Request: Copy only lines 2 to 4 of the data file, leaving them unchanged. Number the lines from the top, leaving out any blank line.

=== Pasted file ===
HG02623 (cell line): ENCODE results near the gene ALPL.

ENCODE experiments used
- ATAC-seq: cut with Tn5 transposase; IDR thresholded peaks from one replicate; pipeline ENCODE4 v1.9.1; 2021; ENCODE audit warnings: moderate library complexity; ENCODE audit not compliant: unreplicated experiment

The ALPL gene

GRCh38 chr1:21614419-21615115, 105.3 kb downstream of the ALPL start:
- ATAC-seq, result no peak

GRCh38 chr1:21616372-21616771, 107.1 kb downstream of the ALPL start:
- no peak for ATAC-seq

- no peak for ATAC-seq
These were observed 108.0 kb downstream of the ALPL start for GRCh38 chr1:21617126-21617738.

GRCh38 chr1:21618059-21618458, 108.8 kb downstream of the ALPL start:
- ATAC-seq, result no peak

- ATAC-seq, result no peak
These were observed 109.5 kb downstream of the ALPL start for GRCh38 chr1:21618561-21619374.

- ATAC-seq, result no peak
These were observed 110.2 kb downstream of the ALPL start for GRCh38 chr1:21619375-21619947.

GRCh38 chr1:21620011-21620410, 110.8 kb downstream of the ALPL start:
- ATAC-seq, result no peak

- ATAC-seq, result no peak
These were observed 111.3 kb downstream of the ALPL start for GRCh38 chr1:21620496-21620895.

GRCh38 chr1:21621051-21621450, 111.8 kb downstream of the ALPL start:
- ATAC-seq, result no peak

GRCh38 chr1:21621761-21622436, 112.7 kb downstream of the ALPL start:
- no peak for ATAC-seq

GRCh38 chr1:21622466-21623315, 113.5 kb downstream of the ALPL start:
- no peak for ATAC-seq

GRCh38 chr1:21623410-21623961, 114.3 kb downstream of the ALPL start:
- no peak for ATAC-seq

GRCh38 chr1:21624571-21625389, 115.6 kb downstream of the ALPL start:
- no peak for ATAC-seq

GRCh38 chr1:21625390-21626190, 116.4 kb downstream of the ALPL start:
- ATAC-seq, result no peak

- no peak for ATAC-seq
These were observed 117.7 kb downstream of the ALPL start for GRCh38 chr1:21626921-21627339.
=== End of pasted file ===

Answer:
ENCODE experiments used
- ATAC-seq: cut with Tn5 transposase; IDR thresholded peaks from one replicate; pipeline ENCODE4 v1.9.1; 2021; ENCODE audit warnings: moderate library complexity; ENCODE audit not compliant: unreplicated experiment

The ALPL gene